5th Day was Cruise day on Milford Sound (scheduled for noon). The road from Te Anau to Milford Sound (along with the Lake Wanaka-Haast Pass road) turned out to be my two favorite scenic routes of the trip. The sights along these two roads will get etched into our memories for a very very long time. Anyone who remembers the natural scenes/sets from the “Lord of the Rings” and “Hobbits” series of movies, can instantly recognize the surroundings…Fanghorn forest, Mount Doom, Rivendell and the starting scenes from the 1st movie of the series (Fellowship of the Ring). So we drove off from Manapouri, as always, at crack of dawn, for Milford Sound, stopping at multiple points along the way for few minutes at a time, to gape at the scenery around us, and of course to take photographs.

After taking a few shots of Mitre Peak (probably the 2nd most photographed peak in New Zealand, after Mt Cook), at the shores of Milford Sound, we boarded the cruise boat. This is one thing every visitor to New Zealand should have on his/her “Must-Do” list. A heart stopping (with awe, not pace) 2.5 hrs of sailing through surreal wonderland…heavy with fog. Multiple gorgeous waterfalls flow down from the mountains, straight into the ocean as dolphins frolic around the boat. Sterling Falls, Three Sisters falls and so many others. Also saw the flightless chicken sized birds called Weka, along the marshy shores of Milford Sound, with Archana managing to get a closeup of one. And that brought an end to a wonderful day as we returned back to base at Manapouri.

6th Day was essentially reserve day, for any spots we missed, around Milford Sound. So we eased up a bit on our morning schedule (as sunrise was a non-starter for the day with light drizzle at dawn) and left on the same Te Anau-Milford Sound road, to catch up with a few waterfalls (Marian Falls & Moraine Creek cascades), my favorite photo subject.

And a glorious 6 days of South Island nature voyage was finally over. We then turned towards Dunedin, about 5-5.5 hrs drive from Milford Sound area. Archana taking the wheel after about 2 hrs of driving by me. Luckily for me, it was almost sunset time as we reached Dunedin city limits, so we decided to head straight to Tunnel Beach, near Dunedin. Famous for its rocky tunnel shaped outcrop, jutting out into the sea. The approach walking-path from the main road to the beach is one of the steepest ones I had ever encountered, for a beach but the view at the end of it was totally worth it. 2,271 kms in 6 days and finally our sightseeing trip of a small portion of New Zealand was over. It was time to call it a day…from two exhausted yet exhilarated souls.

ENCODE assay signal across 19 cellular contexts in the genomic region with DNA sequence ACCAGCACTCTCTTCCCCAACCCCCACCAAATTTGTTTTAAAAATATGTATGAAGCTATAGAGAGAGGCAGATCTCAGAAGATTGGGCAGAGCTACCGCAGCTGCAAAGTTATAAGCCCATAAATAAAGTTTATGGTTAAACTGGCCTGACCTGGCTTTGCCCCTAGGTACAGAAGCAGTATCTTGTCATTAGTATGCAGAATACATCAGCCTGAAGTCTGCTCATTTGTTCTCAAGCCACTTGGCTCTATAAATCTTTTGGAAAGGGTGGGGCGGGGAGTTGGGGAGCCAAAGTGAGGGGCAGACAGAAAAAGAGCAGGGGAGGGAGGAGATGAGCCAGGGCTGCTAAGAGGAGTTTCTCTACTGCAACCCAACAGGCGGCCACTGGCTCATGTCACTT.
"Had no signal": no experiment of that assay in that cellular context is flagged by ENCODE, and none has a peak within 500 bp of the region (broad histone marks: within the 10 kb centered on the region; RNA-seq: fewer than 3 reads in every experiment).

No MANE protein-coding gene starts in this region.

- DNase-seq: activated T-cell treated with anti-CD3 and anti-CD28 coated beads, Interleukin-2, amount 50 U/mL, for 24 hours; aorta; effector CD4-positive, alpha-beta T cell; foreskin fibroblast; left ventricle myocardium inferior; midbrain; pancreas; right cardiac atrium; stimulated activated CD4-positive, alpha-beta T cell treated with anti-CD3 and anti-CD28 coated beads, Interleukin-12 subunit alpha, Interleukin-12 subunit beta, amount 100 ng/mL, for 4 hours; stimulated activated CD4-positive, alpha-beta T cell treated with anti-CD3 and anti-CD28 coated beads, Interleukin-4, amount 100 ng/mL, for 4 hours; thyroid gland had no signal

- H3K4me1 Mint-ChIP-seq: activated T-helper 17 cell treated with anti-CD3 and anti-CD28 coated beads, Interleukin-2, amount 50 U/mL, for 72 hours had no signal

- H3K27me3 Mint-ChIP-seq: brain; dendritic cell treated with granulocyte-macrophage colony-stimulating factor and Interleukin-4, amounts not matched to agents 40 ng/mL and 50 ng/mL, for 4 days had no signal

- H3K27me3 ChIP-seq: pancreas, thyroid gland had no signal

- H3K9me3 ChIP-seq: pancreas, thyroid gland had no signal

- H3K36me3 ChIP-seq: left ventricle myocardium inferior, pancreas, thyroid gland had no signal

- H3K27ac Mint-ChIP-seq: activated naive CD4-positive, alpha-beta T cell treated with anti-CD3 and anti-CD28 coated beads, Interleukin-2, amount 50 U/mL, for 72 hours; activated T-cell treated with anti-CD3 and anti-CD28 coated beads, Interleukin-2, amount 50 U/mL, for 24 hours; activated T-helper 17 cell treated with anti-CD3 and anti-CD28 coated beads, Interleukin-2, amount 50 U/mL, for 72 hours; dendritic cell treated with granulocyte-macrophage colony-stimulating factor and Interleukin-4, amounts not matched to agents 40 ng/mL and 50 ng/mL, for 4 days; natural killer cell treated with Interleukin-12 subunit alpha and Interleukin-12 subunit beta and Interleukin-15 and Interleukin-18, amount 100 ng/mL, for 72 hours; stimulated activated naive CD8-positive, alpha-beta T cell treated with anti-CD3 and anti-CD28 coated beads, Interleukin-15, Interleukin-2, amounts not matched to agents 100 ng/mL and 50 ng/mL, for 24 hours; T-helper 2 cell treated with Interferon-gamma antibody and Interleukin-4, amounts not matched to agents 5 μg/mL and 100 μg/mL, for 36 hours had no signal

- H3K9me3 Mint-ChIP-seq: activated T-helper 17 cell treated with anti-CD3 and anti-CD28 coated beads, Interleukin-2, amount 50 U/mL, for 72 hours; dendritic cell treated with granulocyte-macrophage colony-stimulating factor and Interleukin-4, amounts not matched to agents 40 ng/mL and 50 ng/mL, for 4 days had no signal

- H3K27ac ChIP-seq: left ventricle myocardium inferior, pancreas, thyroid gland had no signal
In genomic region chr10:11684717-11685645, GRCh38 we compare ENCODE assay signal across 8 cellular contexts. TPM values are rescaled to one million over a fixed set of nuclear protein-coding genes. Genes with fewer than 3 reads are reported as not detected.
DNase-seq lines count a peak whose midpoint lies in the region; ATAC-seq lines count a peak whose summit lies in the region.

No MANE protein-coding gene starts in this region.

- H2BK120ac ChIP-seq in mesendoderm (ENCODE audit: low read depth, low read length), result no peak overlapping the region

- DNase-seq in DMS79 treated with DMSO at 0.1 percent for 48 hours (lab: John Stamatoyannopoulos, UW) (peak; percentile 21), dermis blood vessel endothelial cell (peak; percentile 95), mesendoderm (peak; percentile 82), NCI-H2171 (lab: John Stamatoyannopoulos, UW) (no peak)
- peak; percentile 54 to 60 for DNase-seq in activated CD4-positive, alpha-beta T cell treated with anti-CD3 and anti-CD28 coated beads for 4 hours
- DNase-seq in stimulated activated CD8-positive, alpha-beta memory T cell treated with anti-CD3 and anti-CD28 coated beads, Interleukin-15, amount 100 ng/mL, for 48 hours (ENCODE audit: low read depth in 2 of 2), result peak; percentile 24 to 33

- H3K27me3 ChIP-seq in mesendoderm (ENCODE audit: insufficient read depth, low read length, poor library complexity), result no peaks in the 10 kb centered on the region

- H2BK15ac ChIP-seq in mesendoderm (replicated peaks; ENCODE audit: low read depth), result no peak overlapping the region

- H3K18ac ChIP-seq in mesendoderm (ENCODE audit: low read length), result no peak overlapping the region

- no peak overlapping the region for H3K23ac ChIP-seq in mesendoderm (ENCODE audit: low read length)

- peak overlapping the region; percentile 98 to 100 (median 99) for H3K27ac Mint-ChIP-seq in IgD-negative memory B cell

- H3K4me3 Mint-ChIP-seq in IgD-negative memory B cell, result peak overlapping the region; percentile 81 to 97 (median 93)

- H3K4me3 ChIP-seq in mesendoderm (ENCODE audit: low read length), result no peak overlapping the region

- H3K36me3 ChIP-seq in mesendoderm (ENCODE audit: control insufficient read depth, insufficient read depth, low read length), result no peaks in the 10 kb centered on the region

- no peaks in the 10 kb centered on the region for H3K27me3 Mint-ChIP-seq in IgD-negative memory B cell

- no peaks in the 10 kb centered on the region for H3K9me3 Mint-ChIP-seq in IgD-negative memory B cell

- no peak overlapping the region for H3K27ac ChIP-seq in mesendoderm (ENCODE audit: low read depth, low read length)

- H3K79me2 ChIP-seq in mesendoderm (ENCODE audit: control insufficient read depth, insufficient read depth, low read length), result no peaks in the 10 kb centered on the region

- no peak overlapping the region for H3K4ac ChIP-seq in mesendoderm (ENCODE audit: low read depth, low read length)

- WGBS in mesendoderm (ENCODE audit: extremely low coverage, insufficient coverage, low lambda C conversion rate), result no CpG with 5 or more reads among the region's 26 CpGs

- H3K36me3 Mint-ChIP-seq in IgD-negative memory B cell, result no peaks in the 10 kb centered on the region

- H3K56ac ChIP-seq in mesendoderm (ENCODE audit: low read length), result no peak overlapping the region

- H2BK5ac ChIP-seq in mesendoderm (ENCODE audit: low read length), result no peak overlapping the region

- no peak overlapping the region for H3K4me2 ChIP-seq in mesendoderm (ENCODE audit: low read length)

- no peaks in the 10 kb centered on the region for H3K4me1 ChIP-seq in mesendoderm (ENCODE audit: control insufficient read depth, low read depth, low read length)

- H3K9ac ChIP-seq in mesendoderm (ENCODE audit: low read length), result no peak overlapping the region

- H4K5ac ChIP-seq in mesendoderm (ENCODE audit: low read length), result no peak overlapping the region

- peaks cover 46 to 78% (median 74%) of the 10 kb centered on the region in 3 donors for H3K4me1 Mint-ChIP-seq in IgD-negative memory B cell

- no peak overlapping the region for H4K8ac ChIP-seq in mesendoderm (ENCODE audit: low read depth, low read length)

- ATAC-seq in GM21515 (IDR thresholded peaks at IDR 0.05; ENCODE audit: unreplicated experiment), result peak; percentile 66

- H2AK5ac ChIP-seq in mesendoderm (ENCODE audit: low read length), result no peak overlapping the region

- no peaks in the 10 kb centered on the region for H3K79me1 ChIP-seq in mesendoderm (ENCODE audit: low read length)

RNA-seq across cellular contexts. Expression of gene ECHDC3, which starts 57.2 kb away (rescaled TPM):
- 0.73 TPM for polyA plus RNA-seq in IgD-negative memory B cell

Sunday, 7th day was my last day in New Zealand before I flew off the next morning. Archana decided to give me a grand guided tour of her city’s prominent landmarks. But before that, there was still some landscape photography left for the morning. I accidentally found it on google while searching for something else during the trip and decided to pay a visit. So we headed off to this interesting little place called the “Macrocarpa Trees Tunnel”, not far from Dunedin city centre. It’s basically a stretch of forest path with high density of old gnarly trees on both sides, drooping unto each other, forming a tunnel like sight, almost eerie in nature. Not exactly an out-of-body experience…or was it?

Then we headed unto the city to see its large and beautiful botanical gardens, the architecturally pretty Railway Station (Archana was almost on the verge of boarding a train and running away from the city, but I stopped her in time!), the Toitu Otago Settlers Museum and finally a gothic Church in the middle of the city. That was the end of the day and end of sightseeing for me. 

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Archana had broached the possibility of ‘gup-chup’ evening at her place, earlier in the day. So I made sure, after we were done photographing the church, to remind her again of her promise, in case she forgot. Potatoes were peeled, tamarind water was stirred up, green chillies chopped away and bulbous gup-chups were fried. Almost seemed like something 'Gandalf the Grey' might divvy up in his magical cauldron. And we chatted and ate (I did most of the eating, Archana did the chatting!). Archana had been careful to put less chillies in the water, initially. As we started eating, she said it was not hot enough as our eyes were still not watering. So off she went to pour another handful of chillies…until rivulets of water streamed forth from our eyes non-stop:-)  And only then Archana declared that the gup-chup session was finally on track.